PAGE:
What is a dog but the lovely wagging of his tail?


My dogs keep me anchored here, sunk into my own real-life narrative of meals and tamed caffeinated vices and phone calls and clean laundry, and not that other here where the story has formed a ripe and tempting surface that begs to be sliced open like a pomegranate to allow the seeds to spill forth. That here lives in a luminous fugue of fog over my head—but that here can wait for me to bathe or to return that phone call. It will pause and swirl in place so that I may get down on the floor and roll around with Abelard, a dog who’s been known to grab you by the neck with his single polydactyl front paw to draw your face into a broad lick that swipes your schnoz.

If you’re wondering, that here and this here are not the same here. They don’t really shift and mix into a single soap bubble the way most people imagine writer’s reality and real reality to commingle. Most modern mistakes about writers begin with montages from b-grade movies and end in bad soft jazz. In these movies, you never see the writer writing, you see the writer moving about. They’re speed-walking with a neighbor. They’re browsing through the cozy bookstore. They’re talking over dinner, and it’s all okay because they’re writing in their heads again, all while wearing this year’s trouser and next year’s watch with an unstudied elegance that makes me ball my inky hands into inky fists.

There are reasons that writers have rooms with doors that lock. There are reasons why writers wake up at 4:23 in the morning to write while the rest of the household sidestrokes through a five-fathom sleep in tousled warm beds. There are reasons for the battered sweaters and the old shoes. (Who wants to get ink and newsprint on your good clothes, if you can avoid it?) And there are other reasonable things a writer does not mention because to mention them is to discuss the mechanics of the close magic that maps out the place where writers write. (It has little to do with speed-walking, I assure you.)


…the story has formed a ripe and tempting surface that begs to be sliced open like a pomegranate to allow the seeds to spill forth.


Regarding that close magic, here’s the hardest trick: To even get to that other here takes work. In order to write something new, a writer must put herself into a space akin to a trance state, which can be achieved by the following means: a daily routine that is never broken, a ritual space and/or time to write in which one is not disturbed for the duration of the writing experience; noise or silence—there’s no between on this aspect of writing—you either write with music or white noise or the only music you want to hear is your own words in your own head. And time. Lots and lots of time.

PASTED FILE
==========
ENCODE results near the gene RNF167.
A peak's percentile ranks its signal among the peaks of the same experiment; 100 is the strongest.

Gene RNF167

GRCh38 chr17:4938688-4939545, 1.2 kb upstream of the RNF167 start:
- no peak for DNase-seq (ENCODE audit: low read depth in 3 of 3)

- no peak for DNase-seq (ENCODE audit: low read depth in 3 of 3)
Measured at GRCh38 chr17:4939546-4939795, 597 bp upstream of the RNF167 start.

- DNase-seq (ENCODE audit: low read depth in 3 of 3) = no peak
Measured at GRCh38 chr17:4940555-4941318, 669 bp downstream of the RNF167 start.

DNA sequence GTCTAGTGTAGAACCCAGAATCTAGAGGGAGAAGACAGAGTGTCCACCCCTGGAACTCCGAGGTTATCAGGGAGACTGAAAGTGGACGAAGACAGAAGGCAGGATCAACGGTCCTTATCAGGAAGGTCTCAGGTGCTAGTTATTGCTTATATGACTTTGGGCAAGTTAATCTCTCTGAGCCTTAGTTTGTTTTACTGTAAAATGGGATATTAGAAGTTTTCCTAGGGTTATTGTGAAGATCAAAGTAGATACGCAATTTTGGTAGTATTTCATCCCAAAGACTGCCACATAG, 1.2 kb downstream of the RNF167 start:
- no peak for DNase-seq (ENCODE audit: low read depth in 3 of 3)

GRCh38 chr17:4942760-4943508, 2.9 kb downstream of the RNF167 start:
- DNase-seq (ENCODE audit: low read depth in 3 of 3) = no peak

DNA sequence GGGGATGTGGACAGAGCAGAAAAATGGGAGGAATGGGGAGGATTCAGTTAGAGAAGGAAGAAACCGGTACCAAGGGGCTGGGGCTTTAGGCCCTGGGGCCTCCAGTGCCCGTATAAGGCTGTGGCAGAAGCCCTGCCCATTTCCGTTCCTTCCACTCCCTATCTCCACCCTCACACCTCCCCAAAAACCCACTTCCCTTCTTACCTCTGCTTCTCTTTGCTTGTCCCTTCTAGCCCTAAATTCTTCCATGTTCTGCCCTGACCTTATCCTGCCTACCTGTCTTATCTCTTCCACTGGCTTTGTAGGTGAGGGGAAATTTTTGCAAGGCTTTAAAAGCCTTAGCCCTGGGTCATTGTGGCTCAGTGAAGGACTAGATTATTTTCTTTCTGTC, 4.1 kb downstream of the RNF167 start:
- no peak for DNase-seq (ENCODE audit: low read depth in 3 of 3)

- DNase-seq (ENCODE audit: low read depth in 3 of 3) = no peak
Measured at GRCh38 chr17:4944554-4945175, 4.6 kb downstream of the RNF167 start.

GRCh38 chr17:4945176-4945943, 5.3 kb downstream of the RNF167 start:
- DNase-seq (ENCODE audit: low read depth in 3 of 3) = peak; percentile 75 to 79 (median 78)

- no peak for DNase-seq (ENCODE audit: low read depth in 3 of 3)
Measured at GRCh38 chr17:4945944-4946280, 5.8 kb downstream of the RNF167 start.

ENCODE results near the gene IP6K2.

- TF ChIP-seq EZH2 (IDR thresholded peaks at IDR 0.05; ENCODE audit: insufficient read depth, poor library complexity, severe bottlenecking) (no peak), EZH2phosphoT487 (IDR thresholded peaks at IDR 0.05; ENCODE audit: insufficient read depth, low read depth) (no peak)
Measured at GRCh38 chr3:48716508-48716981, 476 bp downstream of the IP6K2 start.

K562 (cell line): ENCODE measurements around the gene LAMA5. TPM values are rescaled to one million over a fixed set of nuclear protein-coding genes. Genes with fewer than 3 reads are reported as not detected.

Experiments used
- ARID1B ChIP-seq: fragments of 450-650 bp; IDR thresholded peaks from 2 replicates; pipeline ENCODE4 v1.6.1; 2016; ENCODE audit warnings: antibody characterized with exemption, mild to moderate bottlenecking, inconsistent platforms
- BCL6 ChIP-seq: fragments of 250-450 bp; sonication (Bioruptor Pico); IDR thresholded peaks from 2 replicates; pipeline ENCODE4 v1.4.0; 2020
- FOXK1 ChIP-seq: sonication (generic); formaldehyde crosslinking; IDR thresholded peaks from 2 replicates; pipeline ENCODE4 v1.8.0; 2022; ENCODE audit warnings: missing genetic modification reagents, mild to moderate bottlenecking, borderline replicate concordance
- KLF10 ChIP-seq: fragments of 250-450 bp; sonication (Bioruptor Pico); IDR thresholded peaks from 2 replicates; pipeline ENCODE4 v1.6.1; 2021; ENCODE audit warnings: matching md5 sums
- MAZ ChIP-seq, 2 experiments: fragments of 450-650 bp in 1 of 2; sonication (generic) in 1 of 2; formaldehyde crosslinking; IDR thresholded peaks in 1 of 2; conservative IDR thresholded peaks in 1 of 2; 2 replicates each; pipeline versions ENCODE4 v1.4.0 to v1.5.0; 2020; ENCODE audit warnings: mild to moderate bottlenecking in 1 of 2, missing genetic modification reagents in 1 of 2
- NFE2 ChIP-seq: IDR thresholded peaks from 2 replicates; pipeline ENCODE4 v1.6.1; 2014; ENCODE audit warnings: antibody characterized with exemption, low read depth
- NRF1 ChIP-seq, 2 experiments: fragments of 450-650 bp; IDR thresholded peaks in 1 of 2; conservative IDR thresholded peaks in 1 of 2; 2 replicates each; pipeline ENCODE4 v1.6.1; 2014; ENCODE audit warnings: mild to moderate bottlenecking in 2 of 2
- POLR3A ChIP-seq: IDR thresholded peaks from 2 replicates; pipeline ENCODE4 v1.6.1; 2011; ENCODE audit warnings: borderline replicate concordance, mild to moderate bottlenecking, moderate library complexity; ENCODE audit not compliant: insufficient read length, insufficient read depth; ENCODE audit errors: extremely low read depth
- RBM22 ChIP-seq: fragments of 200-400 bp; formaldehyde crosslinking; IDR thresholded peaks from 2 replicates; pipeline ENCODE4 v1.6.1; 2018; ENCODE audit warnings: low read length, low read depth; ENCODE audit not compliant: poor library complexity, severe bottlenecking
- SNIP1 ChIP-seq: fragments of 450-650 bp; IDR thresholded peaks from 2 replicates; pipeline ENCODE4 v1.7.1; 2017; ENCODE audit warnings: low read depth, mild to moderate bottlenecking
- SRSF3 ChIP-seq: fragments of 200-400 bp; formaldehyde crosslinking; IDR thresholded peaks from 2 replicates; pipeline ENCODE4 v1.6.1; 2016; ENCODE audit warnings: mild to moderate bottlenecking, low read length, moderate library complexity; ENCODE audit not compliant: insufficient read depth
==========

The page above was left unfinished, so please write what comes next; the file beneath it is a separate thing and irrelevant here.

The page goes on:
It is irregularity that will destroy the writer’s hyperfocused state— intermittent events of no particular pattern, e.g., the sounds that people make doing all sorts of ordinary everyday things as well as the normal goings-on of dogs. At our house, Abelard lives in the nowest of nows. He’s the most physical of our three canines. When we go to bed at night, it’s Abelard who will fall back into my or The Husband’s arms and asks to be spooned and skritched. It’s Abelard who flea-checks my hair every other day; Abelard who wobbles his girth into most of my desk chair while I sit and write on its precipitous edge. It’s the drowsing Abelard’s damp adenoidal breath deposited directly into my ear that levitates me into the deepest sleep I’ve ever entertained, night after night. As a result, Abelard walks through my dreams and into my stories in a variety of guises.


Abelard lives in the nowest of nows.


But it’s not just him—it’s Ilsa’s cold nose and her warning bark at the door (“Visitors! Visitors! Visitors!”); it’s Monkey’s soft, questing nudge on the leg—(“May we go out now?”; “Will you feed me?”; “Can I sit in your chair?”; “Do you know it’s time for bed?”; “Is this something I can chew up?”). It’s the day and it’s The Husband and it’s the words I will set forth, which live in that supraliminal space between my head and my heart, my inner eye and my outer sight. It’s word meshed to action and action braided to word. It’s the part of my person that knows to get up once an hour from the wrecked Hollywood Regency desk to reach and shout and move around the house. It’s the dogs barking at glossy black Sapo the fence-jumper who never barks back. It’s reading a poem from a book out loud in my office and Abelard sauntering into the doorway to hear it because he thinks the poem is for his ears, and in a way, it is.

It’s the metronomic beat between idea and expression, betwixt thirst and glass and water, behind every gesture I make, even the ones I make at my desk, especially the ones I make at my desk: I studied dance for 20-odd years of my life and to live with dogs and words is to live in the constant space of the dance studio and its sweaty, silent rituals punctuated by the shouts of the teacher in the room: “HIGHER!” “FASTER!” “DO IT AGAIN!”.  And so we do.


PHOTO CREDIT: Allen Ginsberg’s black and white mug was provided by Wikimedia’s own Michel Hendryckx. (Dank u wel, Meneer Hendryckx. Votre photo est trés belle!)

In Memorium :: Even the rivers have rivers where he shall go


Santa_Fe_R.R._crosses_the_Colorado_River_into_California_between_Topock1a34756v

Some stories are more impossible than others.

  Take the story of my friend Mark. I’ve been trying to write something about him for nearly three weeks.

Ever since I received the quiet phone call from my friend Phillip regarding Mark’s death, I’ve sat at my desk at varied hours in different arrangements to do just this one thing.

To this end, you would find me here in the morning staring at the French gray walls of my office, and again, in the afternoon, holding my $5 fountain pen over my $2 notebook.